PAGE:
But all that depth and gameplay would go to waste if there was not an easy way to navigate through the game. After all, a bad navigation setup can destroy what would otherwise be a great gaming experience. Thankfully, this is another area where FM excels.
FM owns the most intuitive and user-friendly UI in the genre, and it should serve as an inspiration for other text-sims. Truthfully, it may be a bit intimidating at first -- it definitely was for me when I first started -- but once you learn where everything is located, FM is a breeze to navigate.
Another returning element that has undergone some revision is the transfer system. All in all, it is largely improved, but occasionally you will see the computer managers make some dumb moves and significantly overpay for mediocre talent. But perhaps that is more realistic than I think.
Also, it may be a bit too easy to dump off average talent to rich clubs like Manchester City. Overall though, the transfer system has improved because for every dumb transfer, you will also see teams intelligently spend their cash on good talent and address their deficiencies.
Also making a return this year are the generated players that develop during long-term games. This is also one aspect of FM that has been improved this year. Not only are you now able to find some really good talent, but now, for the most part, their attributes make sense for the position they play.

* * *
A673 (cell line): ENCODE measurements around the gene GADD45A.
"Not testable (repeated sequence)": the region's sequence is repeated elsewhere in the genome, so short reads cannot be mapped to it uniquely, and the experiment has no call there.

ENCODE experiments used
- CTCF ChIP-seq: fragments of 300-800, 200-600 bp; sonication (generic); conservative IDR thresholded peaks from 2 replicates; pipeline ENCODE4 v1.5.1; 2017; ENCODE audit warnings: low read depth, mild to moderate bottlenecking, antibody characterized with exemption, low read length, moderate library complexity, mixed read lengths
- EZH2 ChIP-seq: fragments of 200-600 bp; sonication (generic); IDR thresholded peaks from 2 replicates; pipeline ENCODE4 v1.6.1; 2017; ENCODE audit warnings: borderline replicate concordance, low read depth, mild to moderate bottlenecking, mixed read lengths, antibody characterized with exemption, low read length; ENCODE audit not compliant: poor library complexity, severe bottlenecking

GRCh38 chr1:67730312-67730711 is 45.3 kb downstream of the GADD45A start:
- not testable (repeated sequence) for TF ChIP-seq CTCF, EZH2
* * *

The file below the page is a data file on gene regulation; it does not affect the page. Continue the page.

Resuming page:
Some may say that the "newgens" a bit too overpowered now, but the truly great players and "wonderkids" are still rare. In general, there are just more future Premier League level players available, which solves a problem from previous games. Personally, I would rather SI err on the side of players being a little too good, rather than how it was in previous games, where you would have a future world filled with players lacking talent.
So those are just some of the familiar FM elements making a return. What else makes this game better than FM 07 or FM 08? Well, there is still quite a lot.
What Else Is New?
Many of the remaining new things may not be huge modes or features on their own, but together they all add up to generate a collective breath of fresh air.